For those of you who are 20, no probably more like 30 years younger than me the Damned are likely to be a group of little real interest to you unless you are studying musical history, whereas for those whose age begins with a 4, well maybe you can remember when they were an important band. Sadly they have turned into caricatures of themselves, having never been the most serious of the class of '77, it is still a shame to see how Dave Vanian and Captain Sensible have taken the easy road by earning a crust by becoming permanent figures on the punk equivalent of the chicken in a basket circuit. Brian James and Rat Scabies have tried to raise the level by playing under the same name recently at their old London haunt the 100 club to celebrate the 30 anniversary of their classic debut album, 'Damned, Damned, Damned'.
Back in the old days they were important despite their lack of political content in part because they were the first of the new wave of punk bands to release a single and an album. An album produced by Stiff's in house maverick genius producer Nick Lowe, which probably helped to give them a little bit more of a pop edge. A second album 'Music For Pleasure' followed in 1977, almost before the other punk bands had released their first long players. The band had not succeeded in their attempts to get Syd Barett out of retirement to produce the album and so rather strangely settled for Pink Floyd's Nick Mason. The less than favorable reception that the album received led to their splitting in early 1978. Less than two years latter we saw a new version of the band unveiled without guitarist Brian James the role was filled by the Captain. In chart terms 1979-1982 was to be their most successful period, with the trio of well received albums 'Machine Gun Etiquette' (1979), 'The Black Album' (1980) and 'Strawberries' (1982). The sound was a lot less punk by now resembling more a very tight pop rock band with shades of psychedelica, this new approach was also to be rewarded with hit singles such as 'Smash It Up' and 'Love Song'. By the late eighties it seemed as if every 6 months the Damned were out on a farewell tour and since then they have been an on off mainly touring affair, the new albums that were to be released were of little real interest. The 21st century has seen the band existing around the axis of Vanian and Sensible, recruiting musicians as and when needed to play gigs.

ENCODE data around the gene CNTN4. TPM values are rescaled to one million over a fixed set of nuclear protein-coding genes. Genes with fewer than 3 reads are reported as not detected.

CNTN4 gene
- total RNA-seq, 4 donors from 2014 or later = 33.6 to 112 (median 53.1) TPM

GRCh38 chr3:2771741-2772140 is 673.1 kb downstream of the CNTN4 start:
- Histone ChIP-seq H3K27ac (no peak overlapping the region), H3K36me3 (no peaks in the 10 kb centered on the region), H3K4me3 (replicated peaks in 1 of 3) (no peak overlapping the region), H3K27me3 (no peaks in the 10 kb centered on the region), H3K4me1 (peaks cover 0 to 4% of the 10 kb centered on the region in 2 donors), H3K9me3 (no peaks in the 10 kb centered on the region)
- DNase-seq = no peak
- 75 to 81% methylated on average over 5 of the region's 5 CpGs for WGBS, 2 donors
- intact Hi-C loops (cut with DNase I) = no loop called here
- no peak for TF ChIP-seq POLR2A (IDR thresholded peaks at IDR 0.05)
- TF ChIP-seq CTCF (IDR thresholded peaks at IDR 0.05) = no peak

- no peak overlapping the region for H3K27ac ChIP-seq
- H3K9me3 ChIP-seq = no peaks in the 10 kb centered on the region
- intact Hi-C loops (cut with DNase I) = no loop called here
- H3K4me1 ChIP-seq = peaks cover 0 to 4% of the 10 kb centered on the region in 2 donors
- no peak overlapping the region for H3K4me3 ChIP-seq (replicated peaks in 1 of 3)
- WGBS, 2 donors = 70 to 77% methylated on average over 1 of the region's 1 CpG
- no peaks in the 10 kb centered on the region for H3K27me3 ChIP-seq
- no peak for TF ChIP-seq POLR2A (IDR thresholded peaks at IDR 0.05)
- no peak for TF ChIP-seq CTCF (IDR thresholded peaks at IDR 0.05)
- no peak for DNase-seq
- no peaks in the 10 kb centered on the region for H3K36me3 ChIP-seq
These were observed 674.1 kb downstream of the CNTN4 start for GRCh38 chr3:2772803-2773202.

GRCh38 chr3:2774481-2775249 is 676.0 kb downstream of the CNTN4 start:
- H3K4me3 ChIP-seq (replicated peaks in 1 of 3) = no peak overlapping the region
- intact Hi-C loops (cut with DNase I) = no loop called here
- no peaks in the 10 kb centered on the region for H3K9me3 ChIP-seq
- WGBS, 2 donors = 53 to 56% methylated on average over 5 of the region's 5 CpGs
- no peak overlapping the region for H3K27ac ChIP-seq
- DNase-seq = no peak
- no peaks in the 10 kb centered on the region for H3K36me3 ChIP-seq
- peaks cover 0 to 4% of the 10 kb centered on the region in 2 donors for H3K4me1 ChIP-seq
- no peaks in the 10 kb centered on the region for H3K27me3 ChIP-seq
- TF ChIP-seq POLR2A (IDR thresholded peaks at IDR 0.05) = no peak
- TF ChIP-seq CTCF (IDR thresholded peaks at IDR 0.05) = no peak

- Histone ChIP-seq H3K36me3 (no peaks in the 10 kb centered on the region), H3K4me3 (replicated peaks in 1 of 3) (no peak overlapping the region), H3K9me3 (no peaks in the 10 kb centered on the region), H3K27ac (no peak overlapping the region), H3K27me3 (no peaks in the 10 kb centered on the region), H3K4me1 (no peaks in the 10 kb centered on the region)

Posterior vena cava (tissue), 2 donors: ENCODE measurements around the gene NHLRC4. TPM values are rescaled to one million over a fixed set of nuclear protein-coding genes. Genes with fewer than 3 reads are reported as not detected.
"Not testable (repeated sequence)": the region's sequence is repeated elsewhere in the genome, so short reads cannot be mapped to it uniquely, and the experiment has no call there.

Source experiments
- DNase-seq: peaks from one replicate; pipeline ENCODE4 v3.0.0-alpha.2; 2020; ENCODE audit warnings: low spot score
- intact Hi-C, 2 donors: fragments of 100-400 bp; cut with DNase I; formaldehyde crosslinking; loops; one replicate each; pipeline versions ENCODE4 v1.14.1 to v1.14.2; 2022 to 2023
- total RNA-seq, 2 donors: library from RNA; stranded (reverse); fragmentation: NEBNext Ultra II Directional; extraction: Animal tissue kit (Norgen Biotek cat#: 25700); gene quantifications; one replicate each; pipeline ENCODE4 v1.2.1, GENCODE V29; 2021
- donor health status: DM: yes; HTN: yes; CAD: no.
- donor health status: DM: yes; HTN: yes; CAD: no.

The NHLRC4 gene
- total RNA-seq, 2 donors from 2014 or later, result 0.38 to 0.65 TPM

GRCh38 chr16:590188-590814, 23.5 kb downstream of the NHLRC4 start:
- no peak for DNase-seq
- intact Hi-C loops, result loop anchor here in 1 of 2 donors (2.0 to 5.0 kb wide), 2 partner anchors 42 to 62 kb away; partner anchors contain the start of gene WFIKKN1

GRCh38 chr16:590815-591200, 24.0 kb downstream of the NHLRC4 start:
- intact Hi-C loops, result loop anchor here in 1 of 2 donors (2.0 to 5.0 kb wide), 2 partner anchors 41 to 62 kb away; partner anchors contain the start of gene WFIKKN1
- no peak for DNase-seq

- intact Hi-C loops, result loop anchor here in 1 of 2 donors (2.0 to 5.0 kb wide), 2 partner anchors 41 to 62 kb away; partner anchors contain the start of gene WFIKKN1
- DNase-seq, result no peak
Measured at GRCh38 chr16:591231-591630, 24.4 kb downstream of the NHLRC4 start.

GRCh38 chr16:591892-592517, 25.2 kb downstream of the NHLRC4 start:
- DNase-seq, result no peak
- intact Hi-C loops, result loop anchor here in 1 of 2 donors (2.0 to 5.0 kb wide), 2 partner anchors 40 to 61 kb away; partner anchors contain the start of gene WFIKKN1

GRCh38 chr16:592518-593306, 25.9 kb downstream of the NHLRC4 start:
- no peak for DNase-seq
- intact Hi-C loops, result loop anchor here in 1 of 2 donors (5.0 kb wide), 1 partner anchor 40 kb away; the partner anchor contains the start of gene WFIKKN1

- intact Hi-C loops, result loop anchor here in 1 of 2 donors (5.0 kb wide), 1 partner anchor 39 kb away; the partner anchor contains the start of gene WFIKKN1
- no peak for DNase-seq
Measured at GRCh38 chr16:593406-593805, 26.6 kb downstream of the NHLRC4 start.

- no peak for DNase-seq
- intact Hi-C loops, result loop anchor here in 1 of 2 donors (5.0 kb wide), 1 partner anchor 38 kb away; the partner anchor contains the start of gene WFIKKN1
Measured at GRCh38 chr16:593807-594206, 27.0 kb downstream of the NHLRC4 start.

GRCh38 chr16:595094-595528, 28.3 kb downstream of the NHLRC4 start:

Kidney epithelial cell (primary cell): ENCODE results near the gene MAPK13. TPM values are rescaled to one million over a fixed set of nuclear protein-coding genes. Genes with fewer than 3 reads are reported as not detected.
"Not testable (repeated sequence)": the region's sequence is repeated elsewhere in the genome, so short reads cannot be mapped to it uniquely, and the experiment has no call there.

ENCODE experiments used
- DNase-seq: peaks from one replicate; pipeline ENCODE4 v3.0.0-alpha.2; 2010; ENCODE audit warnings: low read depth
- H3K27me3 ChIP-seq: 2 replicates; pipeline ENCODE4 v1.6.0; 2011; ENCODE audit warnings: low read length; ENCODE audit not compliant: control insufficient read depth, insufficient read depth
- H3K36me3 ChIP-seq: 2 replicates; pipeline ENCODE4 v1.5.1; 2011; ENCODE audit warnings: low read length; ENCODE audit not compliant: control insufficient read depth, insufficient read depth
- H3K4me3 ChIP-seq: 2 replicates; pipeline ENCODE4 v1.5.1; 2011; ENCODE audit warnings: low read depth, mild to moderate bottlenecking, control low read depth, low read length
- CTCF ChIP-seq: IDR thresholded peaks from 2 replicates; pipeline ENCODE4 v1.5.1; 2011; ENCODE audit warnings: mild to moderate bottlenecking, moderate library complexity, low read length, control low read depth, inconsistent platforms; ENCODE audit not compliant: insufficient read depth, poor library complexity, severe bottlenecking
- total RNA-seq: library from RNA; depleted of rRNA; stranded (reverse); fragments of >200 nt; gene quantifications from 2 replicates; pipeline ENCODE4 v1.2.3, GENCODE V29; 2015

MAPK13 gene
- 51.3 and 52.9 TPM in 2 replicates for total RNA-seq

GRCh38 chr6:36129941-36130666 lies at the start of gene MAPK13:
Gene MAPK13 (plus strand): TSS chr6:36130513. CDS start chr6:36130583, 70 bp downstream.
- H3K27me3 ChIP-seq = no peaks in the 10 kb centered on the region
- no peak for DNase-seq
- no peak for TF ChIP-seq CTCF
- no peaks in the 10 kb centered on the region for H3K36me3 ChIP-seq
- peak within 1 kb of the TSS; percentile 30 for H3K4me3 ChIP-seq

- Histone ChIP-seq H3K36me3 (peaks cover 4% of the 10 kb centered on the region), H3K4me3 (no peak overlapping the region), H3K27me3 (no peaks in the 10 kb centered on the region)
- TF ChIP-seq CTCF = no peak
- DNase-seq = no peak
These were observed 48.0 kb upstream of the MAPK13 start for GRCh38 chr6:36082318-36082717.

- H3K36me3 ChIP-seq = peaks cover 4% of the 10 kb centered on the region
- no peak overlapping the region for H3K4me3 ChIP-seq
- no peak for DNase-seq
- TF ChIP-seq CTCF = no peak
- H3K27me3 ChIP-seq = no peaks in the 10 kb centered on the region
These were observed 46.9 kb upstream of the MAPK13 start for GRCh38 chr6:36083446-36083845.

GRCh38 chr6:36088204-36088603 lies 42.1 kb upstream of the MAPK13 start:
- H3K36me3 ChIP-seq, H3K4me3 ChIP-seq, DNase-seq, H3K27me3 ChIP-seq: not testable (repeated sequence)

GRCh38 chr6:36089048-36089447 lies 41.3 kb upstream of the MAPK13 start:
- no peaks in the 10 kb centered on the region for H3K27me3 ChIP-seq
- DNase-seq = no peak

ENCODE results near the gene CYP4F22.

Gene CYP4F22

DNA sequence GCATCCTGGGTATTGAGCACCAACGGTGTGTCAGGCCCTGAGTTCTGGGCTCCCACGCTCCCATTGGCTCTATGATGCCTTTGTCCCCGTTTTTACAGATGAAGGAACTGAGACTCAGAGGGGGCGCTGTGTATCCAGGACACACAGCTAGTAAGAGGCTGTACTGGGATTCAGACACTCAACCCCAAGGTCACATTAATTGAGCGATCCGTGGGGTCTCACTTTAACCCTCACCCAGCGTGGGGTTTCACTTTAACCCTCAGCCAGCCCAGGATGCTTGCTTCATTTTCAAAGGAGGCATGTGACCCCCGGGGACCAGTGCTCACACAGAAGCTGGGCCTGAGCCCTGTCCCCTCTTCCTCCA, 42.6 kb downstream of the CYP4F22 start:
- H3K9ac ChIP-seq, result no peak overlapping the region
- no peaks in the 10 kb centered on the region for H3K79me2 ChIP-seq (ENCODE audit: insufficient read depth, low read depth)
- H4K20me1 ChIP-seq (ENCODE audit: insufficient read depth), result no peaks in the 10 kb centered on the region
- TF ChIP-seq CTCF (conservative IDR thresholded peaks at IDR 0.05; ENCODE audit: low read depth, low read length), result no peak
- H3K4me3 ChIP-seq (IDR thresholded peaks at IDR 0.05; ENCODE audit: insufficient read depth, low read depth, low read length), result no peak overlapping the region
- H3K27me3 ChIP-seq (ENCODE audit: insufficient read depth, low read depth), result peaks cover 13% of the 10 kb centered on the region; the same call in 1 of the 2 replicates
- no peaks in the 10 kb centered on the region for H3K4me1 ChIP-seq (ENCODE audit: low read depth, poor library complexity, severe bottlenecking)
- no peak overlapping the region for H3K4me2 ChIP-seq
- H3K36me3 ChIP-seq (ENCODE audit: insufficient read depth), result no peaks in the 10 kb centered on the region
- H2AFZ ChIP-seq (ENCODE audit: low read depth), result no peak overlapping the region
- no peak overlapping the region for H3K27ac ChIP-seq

John Peel was not to be immune to their charms and the group entered the BBC studios on five occasions to lay down tracks for him. I was going to avoid the obvious choice of 'New Rose' but when listening to it again I was persuaded otherwise by Vanian's changing of the lyrics to include John Peel, the song is taken from their first session in November 1976. Of note the humorous change of the songs introduction from 'Is she really going out with him' to 'Are we really 65 in the charts?'. They went on to record a second session with the original line up in May 1977 from which 'Fan Club' is taken. Peel wasted no time in inviting the reformed band to record for him one of the resulting tracks was 'Smash It Up' from October 1979 and featured ex Saints bassist Algy Ward. Their fourth session was one year later and featured 'Therapy', again there was a change of bassist with ex Eddie & The Hot Rod Paul Gray looking after the four strings. From their final session I have chosen their cover version of the old Jagger/Richards number 'We Love You' a song I've always had a soft spot for with the mocking way the we love is drawn out, and the Damned did the song proud on their cover version. There is a lot of Damned product available both new and used, in terms of compilations I can personally recommend 'The Light At The End Of The Tunnel' which did an excellent job of rounding up those important years '76-'87.